Fish Flesh And Fresh Produce As Sources Of Microcystin Exposure To Humans

Guidance for Regulators On Fish And Produce During Algal Bloom Season

Principal Investigator

Stuart Ludsin, Ohio State University


A team of Ohio State researchers is helping to determine whether certain foods like fish and irrigated produce are safe to eat during Lake Erie’s harmful algal bloom season.

Many bloom-forming algae contain toxins known to be harmful to humans, if ingested. These toxins may accumulate in fish residing in a bloom or in produce irrigated with contaminated water. But until now, regulators have no solid scientific data to be able to guide citizens about eating fish or produce affected by algal blooms.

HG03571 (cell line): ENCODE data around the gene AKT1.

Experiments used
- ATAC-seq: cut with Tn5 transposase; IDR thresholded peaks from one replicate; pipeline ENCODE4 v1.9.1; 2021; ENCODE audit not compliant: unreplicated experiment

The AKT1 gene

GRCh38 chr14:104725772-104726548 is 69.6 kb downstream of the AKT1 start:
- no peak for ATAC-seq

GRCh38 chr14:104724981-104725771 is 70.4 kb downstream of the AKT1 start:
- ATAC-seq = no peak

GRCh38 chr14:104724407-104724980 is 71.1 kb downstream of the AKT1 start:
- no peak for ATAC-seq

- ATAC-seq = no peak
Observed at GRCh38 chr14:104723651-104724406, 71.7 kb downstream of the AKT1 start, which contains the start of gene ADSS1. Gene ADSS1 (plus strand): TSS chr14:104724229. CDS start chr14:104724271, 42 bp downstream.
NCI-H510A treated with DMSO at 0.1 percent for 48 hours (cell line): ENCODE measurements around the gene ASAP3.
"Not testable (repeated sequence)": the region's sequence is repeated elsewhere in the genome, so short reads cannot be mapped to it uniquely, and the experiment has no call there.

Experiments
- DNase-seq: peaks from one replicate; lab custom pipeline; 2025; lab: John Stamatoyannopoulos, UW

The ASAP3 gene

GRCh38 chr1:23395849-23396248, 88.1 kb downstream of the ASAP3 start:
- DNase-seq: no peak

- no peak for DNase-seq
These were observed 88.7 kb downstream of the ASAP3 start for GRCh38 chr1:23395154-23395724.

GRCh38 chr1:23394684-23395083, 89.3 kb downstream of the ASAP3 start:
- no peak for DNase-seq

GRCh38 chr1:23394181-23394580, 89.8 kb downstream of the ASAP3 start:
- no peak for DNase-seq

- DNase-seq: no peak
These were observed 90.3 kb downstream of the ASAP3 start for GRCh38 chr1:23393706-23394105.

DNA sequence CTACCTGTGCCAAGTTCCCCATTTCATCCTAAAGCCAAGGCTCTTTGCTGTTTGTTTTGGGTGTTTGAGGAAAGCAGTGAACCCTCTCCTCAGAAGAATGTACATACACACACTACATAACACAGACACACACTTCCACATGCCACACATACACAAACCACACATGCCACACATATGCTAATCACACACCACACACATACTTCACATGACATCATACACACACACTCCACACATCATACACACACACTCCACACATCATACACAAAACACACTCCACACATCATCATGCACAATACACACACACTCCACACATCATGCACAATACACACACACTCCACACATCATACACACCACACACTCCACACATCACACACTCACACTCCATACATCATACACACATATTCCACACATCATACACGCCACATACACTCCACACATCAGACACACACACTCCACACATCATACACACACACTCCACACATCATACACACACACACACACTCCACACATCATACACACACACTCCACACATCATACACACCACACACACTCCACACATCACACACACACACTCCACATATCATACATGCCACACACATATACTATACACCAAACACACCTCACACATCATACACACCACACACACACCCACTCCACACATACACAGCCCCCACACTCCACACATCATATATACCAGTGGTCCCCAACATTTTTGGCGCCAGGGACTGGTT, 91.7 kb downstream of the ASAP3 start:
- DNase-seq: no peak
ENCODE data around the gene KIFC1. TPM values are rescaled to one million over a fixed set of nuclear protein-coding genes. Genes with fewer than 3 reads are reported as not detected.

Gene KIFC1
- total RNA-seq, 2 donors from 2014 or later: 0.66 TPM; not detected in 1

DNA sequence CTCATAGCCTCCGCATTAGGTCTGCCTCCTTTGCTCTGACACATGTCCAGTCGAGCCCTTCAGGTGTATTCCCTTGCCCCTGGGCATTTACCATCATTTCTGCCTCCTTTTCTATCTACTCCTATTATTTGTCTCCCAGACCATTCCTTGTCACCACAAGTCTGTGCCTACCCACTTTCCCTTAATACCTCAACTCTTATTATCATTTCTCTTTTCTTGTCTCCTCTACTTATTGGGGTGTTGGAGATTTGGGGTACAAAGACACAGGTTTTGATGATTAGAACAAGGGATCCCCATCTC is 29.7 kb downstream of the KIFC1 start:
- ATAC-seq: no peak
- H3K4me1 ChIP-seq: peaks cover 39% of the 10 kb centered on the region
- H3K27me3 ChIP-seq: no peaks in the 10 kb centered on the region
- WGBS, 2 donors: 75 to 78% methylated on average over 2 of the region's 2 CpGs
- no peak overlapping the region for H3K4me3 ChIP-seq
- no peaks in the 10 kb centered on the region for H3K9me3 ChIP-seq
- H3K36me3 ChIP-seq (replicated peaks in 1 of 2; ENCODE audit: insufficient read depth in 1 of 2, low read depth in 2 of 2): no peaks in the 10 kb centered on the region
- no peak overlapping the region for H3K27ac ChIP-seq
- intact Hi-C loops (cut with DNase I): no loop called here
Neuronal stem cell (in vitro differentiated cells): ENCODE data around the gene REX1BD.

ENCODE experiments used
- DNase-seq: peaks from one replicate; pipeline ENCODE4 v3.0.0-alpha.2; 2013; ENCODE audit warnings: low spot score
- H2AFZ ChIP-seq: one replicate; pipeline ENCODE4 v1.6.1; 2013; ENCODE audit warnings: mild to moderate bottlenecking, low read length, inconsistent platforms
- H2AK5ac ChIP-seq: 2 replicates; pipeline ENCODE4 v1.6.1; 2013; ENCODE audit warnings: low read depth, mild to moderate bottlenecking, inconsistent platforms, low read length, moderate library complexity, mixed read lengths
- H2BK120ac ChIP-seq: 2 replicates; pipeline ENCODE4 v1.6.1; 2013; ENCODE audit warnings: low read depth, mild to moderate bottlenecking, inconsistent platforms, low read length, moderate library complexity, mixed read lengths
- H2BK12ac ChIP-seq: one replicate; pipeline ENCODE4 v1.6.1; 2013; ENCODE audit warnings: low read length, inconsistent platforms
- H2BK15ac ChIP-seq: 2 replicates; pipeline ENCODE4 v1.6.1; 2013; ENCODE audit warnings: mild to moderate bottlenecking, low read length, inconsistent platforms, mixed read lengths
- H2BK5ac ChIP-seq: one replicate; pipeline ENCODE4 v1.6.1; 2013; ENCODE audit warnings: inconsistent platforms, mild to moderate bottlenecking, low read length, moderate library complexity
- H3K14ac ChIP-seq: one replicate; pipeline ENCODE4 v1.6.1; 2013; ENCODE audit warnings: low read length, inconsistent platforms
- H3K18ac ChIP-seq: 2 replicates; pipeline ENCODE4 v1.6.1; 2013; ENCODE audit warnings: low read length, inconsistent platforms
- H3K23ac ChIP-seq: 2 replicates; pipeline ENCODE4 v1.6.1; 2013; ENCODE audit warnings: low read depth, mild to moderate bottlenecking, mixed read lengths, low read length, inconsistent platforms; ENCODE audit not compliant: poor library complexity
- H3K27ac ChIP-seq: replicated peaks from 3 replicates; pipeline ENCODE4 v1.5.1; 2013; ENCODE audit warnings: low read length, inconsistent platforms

A multi-college research team led by Stuart Ludsin, an aquatic ecologist in the college of Arts and Sciences, is trying to figure out how much of the algal toxin microcystin is detectable in the flesh of fish like walleye and yellow perch from Lake Erie that were exposed to harmful algal blooms. They are also looking at whether the same toxin can be found in fresh produce that was irrigated with bloom-infected water.

The End Result

A better understanding of how algal blooms affect fresh food that will help regulatory agencies develop guidelines for eating fish or produce irrigated with lake water during an algal bloom.

Full Project Information

Read about the project at the Ohio Sea Grant website.